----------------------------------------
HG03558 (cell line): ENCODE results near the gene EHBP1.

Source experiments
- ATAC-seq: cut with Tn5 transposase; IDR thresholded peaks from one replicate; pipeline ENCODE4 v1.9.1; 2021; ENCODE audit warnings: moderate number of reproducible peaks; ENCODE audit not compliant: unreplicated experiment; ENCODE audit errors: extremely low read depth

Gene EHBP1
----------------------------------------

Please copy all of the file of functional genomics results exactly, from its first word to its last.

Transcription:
HG03558 (cell line): ENCODE results near the gene EHBP1.

Source experiments
- ATAC-seq: cut with Tn5 transposase; IDR thresholded peaks from one replicate; pipeline ENCODE4 v1.9.1; 2021; ENCODE audit warnings: moderate number of reproducible peaks; ENCODE audit not compliant: unreplicated experiment; ENCODE audit errors: extremely low read depth

Gene EHBP1